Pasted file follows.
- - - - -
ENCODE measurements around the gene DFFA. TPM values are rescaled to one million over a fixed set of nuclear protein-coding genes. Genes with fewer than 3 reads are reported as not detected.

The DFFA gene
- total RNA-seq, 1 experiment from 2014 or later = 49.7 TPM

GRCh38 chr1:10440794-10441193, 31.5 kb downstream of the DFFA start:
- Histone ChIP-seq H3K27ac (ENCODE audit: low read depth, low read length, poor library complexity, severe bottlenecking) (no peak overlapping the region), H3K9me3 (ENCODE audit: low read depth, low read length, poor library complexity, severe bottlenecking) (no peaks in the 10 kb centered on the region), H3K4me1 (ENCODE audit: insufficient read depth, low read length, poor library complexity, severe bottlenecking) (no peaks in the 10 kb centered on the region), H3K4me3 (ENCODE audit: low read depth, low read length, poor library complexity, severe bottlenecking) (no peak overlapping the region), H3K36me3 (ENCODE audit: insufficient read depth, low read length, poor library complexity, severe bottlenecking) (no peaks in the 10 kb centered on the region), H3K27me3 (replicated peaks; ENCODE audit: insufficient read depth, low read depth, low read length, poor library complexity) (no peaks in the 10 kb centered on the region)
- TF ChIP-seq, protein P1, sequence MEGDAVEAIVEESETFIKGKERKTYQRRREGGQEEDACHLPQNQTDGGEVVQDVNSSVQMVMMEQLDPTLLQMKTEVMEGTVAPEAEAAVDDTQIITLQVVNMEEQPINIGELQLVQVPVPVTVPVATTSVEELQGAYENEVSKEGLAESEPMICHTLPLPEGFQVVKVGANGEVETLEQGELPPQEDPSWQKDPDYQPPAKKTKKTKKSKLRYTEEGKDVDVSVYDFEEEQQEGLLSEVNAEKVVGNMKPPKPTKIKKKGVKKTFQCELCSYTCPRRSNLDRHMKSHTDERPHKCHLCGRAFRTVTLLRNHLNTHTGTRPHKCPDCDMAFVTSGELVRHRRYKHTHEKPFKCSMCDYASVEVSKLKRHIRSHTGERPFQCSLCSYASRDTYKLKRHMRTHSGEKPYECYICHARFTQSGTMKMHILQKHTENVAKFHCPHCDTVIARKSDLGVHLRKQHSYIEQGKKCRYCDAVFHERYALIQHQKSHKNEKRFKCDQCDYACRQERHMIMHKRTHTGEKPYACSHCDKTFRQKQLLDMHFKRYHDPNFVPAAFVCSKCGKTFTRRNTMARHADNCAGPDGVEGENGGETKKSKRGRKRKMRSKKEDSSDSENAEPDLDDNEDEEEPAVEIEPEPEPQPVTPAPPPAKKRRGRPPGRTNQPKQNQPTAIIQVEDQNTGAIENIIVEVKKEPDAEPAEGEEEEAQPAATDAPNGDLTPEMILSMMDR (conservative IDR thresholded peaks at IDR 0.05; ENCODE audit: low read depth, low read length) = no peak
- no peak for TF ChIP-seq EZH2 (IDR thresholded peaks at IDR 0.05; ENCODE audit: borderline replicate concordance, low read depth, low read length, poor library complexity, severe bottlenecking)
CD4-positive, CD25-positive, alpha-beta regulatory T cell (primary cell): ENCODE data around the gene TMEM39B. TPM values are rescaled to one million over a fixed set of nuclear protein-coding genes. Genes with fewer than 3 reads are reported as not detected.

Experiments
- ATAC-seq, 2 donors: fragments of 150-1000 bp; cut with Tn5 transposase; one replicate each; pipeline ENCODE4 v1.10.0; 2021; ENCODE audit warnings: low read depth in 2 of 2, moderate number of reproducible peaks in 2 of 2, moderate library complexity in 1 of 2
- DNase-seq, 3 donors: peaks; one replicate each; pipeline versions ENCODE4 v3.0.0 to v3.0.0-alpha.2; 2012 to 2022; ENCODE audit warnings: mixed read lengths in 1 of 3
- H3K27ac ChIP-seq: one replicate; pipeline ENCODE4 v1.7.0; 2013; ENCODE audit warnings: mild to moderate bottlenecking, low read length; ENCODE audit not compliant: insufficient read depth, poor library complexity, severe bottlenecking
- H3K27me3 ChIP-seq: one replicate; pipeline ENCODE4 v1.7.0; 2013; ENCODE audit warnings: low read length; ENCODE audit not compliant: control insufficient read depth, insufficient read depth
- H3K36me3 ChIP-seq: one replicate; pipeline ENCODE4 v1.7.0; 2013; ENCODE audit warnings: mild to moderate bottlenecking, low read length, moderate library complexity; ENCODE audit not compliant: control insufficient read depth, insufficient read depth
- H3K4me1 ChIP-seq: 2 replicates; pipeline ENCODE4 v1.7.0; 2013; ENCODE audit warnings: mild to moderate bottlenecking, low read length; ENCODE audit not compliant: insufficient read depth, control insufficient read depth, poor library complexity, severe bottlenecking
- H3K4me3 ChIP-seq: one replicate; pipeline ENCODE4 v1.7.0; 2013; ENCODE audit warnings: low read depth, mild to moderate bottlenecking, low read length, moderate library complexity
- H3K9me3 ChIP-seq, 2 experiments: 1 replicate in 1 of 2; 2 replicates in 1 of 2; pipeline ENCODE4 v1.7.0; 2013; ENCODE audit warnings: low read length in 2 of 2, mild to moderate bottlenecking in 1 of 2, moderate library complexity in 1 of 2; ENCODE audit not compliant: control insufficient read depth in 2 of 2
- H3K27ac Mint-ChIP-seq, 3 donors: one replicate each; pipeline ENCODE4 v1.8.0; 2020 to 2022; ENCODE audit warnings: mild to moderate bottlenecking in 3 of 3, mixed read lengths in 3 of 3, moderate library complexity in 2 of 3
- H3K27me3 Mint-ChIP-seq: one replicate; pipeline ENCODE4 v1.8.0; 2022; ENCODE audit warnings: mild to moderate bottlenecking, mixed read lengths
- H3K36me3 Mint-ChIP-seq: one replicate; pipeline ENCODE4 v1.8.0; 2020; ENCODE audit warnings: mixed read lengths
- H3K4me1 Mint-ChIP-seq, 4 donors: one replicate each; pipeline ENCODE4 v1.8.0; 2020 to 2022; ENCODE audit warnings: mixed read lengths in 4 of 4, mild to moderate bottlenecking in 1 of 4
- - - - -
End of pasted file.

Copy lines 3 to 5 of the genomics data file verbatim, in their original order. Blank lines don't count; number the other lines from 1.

- total RNA-seq, 1 experiment from 2014 or later = 49.7 TPM

GRCh38 chr1:10440794-10441193, 31.5 kb downstream of the DFFA start:
- Histone ChIP-seq H3K27ac (ENCODE audit: low read depth, low read length, poor library complexity, severe bottlenecking) (no peak overlapping the region), H3K9me3 (ENCODE audit: low read depth, low read length, poor library complexity, severe bottlenecking) (no peaks in the 10 kb centered on the region), H3K4me1 (ENCODE audit: insufficient read depth, low read length, poor library complexity, severe bottlenecking) (no peaks in the 10 kb centered on the region), H3K4me3 (ENCODE audit: low read depth, low read length, poor library complexity, severe bottlenecking) (no peak overlapping the region), H3K36me3 (ENCODE audit: insufficient read depth, low read length, poor library complexity, severe bottlenecking) (no peaks in the 10 kb centered on the region), H3K27me3 (replicated peaks; ENCODE audit: insufficient read depth, low read depth, low read length, poor library complexity) (no peaks in the 10 kb centered on the region)